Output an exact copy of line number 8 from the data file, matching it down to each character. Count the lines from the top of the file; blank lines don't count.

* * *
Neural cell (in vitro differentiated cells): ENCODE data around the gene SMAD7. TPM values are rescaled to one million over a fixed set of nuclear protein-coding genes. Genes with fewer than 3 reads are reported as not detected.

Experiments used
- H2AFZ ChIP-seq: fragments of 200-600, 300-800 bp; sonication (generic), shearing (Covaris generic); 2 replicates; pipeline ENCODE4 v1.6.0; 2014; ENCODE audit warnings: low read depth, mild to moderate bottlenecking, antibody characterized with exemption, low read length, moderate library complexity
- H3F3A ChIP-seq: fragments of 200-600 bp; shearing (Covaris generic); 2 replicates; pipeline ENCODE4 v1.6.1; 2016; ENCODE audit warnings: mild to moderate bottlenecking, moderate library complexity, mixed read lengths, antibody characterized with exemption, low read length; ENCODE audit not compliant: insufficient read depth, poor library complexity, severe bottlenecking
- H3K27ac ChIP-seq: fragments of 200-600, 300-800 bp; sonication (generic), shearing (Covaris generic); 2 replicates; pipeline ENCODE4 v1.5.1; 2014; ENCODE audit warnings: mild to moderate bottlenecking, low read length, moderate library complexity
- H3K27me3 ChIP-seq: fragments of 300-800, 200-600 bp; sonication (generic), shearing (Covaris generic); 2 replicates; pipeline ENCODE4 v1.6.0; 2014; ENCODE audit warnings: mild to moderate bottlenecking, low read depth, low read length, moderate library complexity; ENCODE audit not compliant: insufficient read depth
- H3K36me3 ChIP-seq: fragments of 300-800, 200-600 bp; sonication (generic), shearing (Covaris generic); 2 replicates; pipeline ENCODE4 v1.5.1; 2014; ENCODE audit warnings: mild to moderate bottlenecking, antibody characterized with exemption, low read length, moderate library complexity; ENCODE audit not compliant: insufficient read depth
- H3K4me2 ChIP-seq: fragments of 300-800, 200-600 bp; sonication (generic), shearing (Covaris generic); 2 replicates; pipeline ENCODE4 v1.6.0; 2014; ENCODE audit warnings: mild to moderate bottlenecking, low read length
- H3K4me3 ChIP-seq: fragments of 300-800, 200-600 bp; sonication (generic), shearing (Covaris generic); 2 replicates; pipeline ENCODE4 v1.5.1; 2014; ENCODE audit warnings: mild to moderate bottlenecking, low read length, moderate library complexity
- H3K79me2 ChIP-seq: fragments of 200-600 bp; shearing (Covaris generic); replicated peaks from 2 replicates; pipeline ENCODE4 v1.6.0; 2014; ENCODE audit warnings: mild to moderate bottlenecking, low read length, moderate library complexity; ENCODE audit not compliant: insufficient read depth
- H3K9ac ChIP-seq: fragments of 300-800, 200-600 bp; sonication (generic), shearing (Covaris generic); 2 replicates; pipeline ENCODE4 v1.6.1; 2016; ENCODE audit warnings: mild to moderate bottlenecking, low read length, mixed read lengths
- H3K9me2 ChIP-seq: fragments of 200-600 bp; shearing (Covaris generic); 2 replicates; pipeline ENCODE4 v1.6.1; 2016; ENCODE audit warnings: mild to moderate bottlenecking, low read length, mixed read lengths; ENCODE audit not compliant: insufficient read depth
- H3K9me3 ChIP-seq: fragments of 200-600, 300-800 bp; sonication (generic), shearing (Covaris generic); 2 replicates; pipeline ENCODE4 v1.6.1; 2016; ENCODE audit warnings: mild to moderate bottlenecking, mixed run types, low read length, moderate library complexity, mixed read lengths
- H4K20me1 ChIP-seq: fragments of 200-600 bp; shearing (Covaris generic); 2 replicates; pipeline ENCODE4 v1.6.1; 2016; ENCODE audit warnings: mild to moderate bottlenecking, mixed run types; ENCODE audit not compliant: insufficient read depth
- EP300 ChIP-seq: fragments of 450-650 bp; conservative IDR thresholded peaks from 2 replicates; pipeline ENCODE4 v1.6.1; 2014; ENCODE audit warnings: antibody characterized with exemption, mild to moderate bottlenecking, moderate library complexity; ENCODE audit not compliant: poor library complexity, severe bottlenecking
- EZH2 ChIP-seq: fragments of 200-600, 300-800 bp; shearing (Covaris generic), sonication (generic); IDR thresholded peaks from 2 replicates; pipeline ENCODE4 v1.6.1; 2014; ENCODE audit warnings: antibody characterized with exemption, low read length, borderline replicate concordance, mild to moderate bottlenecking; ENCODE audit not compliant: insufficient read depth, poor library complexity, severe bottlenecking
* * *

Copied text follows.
- H3K4me2 ChIP-seq: fragments of 300-800, 200-600 bp; sonication (generic), shearing (Covaris generic); 2 replicates; pipeline ENCODE4 v1.6.0; 2014; ENCODE audit warnings: mild to moderate bottlenecking, low read length